I'm not saying that every retailer has to have a trading website, but at the very least, they should have a brochure site that gives an overview of their offering. I'm not even convinced that a Facebook page is enough on its own anymore.

Remember too that if you're not trading online, the purpose of an online presence is to create awareness and drive footfall. But that is a complete waste of time and money if the experience that customers get when they come into your bricks and mortar store is poor. Retailers often underestimate their own ability to influence sales. Yes I know that there are some customers that will use you to identify their needs and then go online to buy. But with your skills and personality, there is so much more you can do to inspire, educate, entertain and romance that customer to buy from you. Coupled with that, not enough retailers have mastered how to professionally close the sale. It's not necessarily an art, it's a learned skill. And this is a nationwide challenge.

Every day we hear about bricks-and-mortar retailers closing down. And that is sad for them and for us. We need good independent retailers to create a mix, a buzz and an atmosphere in our towns. It's high time retailers looked at this differently.

Tips for Small Retailers on Fighting Back

1: Get a website. Even if budget is a problem for you at the moment, you can do it for free. Just Google 'free websites'. While that's not at all ideal, it will at least get you playing on the pitch.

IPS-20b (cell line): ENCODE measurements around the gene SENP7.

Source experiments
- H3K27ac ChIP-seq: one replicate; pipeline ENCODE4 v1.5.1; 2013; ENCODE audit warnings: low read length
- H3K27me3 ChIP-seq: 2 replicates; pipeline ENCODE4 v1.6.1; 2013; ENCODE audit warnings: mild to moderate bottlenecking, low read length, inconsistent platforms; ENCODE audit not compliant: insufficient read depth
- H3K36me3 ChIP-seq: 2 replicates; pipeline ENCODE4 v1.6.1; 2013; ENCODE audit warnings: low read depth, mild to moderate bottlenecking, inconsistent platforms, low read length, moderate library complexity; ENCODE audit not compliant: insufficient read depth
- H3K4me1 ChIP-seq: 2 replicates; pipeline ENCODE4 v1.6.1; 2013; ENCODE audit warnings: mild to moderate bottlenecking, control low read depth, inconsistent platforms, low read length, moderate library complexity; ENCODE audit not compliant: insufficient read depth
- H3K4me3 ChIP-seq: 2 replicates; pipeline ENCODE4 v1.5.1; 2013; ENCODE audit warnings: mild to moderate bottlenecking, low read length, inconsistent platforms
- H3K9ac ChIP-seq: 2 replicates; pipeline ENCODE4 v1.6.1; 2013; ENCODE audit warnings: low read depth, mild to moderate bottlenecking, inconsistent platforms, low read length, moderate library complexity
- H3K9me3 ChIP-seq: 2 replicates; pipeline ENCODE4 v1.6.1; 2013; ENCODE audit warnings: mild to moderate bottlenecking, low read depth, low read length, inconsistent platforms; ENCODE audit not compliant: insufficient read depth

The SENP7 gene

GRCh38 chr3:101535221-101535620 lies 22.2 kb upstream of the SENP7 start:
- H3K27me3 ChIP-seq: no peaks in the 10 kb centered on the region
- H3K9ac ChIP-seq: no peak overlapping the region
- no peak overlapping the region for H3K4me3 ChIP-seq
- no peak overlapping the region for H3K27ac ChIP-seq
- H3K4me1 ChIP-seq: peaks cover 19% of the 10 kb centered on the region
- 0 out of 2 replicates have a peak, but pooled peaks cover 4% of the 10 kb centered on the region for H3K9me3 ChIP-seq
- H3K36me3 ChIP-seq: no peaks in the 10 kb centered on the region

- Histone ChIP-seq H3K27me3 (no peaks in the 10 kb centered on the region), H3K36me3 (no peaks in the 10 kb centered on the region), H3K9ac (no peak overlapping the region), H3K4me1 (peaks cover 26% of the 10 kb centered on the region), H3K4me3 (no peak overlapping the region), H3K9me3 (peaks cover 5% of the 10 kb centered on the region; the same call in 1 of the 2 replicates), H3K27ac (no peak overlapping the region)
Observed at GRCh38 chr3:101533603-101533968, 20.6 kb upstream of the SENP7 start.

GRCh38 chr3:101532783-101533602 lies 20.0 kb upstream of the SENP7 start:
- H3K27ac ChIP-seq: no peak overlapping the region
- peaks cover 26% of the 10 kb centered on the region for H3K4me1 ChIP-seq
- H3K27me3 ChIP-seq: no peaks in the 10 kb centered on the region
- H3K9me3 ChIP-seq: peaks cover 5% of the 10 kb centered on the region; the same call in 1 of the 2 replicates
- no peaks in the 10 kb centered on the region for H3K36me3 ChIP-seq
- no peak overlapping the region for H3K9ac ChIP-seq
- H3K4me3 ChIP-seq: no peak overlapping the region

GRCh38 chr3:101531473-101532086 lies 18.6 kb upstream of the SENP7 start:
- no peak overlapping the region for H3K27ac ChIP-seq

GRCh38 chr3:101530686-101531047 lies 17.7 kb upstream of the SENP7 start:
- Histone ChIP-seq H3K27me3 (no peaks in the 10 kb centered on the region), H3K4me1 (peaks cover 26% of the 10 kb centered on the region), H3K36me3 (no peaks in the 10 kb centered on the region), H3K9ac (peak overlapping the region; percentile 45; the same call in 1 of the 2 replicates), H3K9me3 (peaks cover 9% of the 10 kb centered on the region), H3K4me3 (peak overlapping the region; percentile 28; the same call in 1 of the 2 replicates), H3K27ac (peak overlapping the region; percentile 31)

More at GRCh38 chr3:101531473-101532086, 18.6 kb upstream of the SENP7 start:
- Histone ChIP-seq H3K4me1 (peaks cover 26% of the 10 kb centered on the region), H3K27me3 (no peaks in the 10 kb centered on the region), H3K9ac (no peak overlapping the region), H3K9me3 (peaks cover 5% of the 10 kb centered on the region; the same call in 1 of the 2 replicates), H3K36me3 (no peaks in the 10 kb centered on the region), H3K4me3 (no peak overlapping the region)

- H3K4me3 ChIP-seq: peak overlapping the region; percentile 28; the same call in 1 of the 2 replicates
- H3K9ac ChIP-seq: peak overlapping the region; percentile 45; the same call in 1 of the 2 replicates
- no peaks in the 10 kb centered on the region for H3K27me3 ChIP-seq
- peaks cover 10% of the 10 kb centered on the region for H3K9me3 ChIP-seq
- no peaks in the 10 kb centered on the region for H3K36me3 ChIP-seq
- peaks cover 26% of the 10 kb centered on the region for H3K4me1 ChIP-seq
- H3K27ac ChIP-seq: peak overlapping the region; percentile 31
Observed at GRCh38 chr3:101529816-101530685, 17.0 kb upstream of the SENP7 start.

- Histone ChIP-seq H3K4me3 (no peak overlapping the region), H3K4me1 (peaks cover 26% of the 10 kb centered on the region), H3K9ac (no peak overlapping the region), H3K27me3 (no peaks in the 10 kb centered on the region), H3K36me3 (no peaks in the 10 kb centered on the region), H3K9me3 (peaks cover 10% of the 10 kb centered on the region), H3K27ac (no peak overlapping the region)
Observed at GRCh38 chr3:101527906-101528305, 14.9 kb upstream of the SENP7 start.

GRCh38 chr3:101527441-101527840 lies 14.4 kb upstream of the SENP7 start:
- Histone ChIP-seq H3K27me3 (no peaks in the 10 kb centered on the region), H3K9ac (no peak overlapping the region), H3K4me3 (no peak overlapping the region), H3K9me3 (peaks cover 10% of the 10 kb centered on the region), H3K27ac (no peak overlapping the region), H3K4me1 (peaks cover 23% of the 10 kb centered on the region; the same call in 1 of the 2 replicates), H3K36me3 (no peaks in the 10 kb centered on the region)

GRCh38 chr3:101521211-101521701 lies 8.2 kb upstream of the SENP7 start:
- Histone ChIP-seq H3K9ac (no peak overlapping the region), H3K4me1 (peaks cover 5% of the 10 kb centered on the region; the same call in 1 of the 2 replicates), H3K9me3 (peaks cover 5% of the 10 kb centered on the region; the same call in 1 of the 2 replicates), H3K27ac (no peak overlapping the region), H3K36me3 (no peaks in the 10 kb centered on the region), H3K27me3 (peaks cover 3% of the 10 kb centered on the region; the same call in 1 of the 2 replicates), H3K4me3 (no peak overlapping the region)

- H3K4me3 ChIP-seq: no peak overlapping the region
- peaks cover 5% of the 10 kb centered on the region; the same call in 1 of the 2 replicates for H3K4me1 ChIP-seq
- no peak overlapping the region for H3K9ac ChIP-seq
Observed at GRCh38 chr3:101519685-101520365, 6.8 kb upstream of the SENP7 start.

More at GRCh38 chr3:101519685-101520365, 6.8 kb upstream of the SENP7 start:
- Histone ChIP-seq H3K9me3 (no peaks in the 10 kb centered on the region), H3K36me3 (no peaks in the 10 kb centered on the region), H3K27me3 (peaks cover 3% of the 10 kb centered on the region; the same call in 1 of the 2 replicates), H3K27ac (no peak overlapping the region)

2: Remember the purpose of a non-trading website is to build brand awareness and drive footfall. But that is not the be all and end all. When and if customers do come into your store, they have growing expectations of a good experience. What that means will vary from category to category. So before you do build an online presence, get your bricks and mortar house in order first. Remember that includes the 3Ps. That's your 'Product' mix, your 'Place' and your 'People'.

3: Don't underestimate your own ability to sell in-store. If your head is wrecked and you're just not sure how to adapt your in-store experience to a modern customer, seek help. There are associations and professionals that will guide you. While the investment may be a challenge at first, you will reap the rewards sooner than you think.

4: Go and visit stores in other non-competing towns. Retailers are a band of brothers and sisters and if you ask the right questions, they'll help you.

The Last Word

Why do great department stores like Arnotts focus so much on their product mix, their people, standards and consistency across the store? It's because they know it helps the customer journey and that they will spend more.

I'm sure that in every town in Ireland, there is a mix of good retailers and not so good. Lest you might think that that's great for the good ones - I see it differently. By coming together, towns in Ireland might develop 'destination-thinking' and work together like the people in Westport do.

Retailing is suffering from its biggest disruption ever. Many stores are closing down and online usually gets the blame.

For sure, online is a huge threat. But to give up as many have and not embrace the new reality, is such a shame.

Alan O'Neill, author of Premium is the New Black is Managing Director of Kara Change Management, specialists in strategy, culture and people development. Go tokara.ie